|Pro Tip: Apartment leases, even in college towns, tend to span the entire year (not just the nine-month school year). See if your landlord can offer a nine-month lease, if you have plans to return home for the summers. If not, make sure you start searching for (and interviewing) potential sublets early on.|
The balance between living cheaply and living close to campus can be difficult to manage. Due to the demand for living space, housing closer to your campus may end up costing more in the long run. That said, when you’re considering those costs, remember that expenses such as gas, vehicle maintenance, parking and even bus passes can significantly drain your finances. Check to see if your school offers parking passes (and how much they cost) as well as any public transit discounts or free shuttles. It may ultimately be cheaper to pay a little more for housing within walking or cycling distance of campus.
Textbooks are an unavoidable expense, but buying new textbooks can often double or even triple the amount you’re spending. The good news is that you don’t necessarily have to shell out for bookstore prices to get ahold of the study materials you need. Not all courses update their textbooks every year, and even if they do, the changes are often minor. Talk to a professor and see if you can get by with an older edition.
Students going into a new school year often sell the previous year’s textbooks at a discount in order to make some extra money. Used textbooks can also often be found in used bookstores around colleges or through online vendors, so it’s a good idea to check around for the best options.
Campus meal plans are convenient and time-efficient — after all, there’s unlimited food in the dining halls, and you don’t even have to do the dishes. That said, full meal plans can be expensive, and if you’re not big on meals like breakfast or lunch, you may be paying top dollar for something as simple as a bowl of cereal or a sandwich.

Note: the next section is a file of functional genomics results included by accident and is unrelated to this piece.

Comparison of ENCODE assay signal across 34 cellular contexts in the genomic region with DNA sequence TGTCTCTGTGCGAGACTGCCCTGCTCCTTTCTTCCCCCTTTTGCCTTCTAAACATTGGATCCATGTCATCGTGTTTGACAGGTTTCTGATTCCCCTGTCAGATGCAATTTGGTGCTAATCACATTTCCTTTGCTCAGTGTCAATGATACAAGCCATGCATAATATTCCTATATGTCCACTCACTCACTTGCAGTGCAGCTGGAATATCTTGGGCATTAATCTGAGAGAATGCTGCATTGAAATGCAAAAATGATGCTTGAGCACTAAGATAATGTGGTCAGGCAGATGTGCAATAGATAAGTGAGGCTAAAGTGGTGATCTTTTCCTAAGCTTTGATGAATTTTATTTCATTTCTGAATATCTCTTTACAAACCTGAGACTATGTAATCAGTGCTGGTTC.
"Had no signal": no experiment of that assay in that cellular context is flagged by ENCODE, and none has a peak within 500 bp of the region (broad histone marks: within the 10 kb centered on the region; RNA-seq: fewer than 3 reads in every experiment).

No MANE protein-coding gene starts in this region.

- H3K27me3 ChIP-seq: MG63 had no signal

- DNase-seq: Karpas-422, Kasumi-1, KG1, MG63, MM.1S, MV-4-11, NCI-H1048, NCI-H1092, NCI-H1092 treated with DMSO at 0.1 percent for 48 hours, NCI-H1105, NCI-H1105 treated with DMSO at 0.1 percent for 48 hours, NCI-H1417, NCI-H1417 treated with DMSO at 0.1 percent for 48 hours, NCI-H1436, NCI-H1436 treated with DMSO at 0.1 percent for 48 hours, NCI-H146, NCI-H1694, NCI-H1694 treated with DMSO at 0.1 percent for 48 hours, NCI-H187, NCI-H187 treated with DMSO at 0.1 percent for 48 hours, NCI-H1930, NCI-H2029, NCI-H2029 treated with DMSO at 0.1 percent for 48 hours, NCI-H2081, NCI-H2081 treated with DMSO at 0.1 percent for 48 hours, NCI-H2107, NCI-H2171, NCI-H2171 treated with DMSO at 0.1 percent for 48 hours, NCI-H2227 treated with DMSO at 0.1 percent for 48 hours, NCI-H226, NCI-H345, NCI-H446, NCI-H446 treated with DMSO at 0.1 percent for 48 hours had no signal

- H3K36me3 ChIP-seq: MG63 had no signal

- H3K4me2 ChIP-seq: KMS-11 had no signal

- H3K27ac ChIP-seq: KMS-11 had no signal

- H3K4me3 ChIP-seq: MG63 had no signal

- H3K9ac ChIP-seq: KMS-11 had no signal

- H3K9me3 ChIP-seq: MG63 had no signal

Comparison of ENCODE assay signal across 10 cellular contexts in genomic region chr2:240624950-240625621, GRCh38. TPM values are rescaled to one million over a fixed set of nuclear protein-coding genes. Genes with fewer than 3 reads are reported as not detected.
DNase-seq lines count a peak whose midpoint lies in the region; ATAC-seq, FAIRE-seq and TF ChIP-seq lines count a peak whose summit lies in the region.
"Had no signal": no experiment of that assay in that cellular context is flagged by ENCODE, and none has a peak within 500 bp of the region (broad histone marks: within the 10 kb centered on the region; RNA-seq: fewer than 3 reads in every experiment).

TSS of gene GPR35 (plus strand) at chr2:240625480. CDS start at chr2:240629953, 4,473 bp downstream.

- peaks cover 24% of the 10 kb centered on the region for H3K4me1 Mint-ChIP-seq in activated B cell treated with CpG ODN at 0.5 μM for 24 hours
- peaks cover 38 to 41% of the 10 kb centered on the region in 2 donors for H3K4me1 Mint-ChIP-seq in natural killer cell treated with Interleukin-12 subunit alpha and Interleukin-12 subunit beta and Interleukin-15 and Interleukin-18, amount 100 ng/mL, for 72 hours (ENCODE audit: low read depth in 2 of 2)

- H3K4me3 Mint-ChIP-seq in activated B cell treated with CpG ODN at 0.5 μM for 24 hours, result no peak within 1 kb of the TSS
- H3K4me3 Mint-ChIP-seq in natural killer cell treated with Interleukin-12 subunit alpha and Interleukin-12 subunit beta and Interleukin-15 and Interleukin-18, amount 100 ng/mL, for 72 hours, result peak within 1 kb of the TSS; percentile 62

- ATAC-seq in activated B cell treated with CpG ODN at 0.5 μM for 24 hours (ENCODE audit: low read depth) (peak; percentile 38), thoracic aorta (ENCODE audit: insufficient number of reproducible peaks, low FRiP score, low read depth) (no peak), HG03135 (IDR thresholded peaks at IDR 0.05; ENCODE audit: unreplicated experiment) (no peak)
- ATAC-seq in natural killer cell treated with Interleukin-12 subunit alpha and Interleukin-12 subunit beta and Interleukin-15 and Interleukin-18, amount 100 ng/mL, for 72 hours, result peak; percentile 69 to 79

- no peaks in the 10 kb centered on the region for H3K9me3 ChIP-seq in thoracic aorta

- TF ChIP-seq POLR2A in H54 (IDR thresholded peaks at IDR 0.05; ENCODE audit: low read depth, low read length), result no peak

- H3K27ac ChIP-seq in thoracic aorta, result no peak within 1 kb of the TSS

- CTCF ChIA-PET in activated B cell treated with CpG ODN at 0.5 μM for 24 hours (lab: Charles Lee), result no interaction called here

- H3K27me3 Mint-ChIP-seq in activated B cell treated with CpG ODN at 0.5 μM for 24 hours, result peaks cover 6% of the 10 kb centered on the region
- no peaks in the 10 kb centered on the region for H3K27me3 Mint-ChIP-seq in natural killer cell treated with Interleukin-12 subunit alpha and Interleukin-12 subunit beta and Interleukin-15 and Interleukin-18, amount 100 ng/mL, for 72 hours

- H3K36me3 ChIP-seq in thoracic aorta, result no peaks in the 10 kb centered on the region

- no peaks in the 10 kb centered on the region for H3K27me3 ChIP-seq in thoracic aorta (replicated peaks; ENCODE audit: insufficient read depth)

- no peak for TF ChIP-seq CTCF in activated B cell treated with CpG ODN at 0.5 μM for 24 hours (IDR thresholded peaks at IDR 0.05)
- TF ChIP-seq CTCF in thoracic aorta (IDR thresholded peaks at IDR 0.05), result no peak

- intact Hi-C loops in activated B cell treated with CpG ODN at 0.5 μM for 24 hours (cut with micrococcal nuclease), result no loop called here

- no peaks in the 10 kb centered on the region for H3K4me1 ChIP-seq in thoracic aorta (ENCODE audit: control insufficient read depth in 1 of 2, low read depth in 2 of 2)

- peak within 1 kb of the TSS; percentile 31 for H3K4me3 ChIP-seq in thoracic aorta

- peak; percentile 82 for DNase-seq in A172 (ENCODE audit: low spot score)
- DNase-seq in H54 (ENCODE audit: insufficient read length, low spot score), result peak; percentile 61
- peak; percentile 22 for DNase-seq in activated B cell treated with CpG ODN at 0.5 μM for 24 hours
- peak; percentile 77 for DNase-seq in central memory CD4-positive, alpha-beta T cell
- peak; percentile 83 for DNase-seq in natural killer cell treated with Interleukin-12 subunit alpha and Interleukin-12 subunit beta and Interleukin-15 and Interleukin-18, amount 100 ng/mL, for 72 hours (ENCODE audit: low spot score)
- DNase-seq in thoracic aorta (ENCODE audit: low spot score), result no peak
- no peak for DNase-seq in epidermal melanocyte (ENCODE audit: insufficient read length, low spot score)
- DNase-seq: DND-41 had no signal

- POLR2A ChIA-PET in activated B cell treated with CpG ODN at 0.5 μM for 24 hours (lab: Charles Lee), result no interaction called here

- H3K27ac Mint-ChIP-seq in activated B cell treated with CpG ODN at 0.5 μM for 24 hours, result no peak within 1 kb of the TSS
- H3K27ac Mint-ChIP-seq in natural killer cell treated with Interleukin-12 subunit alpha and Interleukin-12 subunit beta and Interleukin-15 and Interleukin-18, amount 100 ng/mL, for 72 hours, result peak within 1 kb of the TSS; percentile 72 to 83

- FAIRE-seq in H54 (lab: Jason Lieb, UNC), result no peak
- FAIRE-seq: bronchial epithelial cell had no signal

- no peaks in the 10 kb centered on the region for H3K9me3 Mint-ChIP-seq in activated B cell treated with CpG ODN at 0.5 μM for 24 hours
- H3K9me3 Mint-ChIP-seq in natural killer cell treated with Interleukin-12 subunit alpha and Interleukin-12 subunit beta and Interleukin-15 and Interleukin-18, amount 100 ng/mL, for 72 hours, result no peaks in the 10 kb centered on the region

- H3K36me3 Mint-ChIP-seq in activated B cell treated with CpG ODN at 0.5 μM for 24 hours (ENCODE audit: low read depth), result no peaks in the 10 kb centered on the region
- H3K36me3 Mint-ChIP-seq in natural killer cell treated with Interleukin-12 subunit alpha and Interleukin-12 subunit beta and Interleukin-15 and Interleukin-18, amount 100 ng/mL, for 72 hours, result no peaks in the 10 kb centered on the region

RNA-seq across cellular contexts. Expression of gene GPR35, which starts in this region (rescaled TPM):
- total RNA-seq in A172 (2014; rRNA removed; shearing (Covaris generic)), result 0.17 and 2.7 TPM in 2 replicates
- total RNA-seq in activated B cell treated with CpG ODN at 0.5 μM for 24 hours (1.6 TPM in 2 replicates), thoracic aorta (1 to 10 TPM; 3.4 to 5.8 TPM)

While getting to the grocery store might not be easy depending on where you live during the school year, consider preparing a third or even half of your meals and downgrading your meal plan. In addition to fruits, cereal, yogurt and other breakfast items that are often on sale, you can plan out homemade lunches and dinners by buying sandwich ingredients and storing them in your dorm-room mini fridge.
If you already live in your own apartment and are making all your meals from scratch, look up healthy recipes with cheap ingredients like rice, vegetables and whatever meat happens to be on sale. You can often check a store’s sales online and build a recipe with reasonably priced ingredients before you go shopping.
Saving money for a rainy-day fund should be your top priority, but once you have about three-to-six months’ worth of living costs in a high-yield savings account, investing in a Roth IRA is a key way to build your long-term retirement egg. Due to the wonders of compound interest, saving even a small amount each year starting when you’re 18 can lead to significant gains over the decades. Contributing $3,000 per year tp a Roth IRA starting at 18 would lead to approximately $1.5 million by the age of 69, versus the $917,000 you’d end up with if you put in the same amount each year starting at 25 instead.
Want more resources for college students? Check out our guides to help you succeed in all aspects of school:
- Adulting 101: How to Prepare for Life After College
- How to Create a Productive Study Space: Organization Tips for Your Study Room Design
- 10 Tips for Moving Out of Your Dorm Room to Off-Campus Housing
- How to Stay Focused in School
- Should You Live On-Campus or Off-Campus?
- How to Make Money While You’re Still in College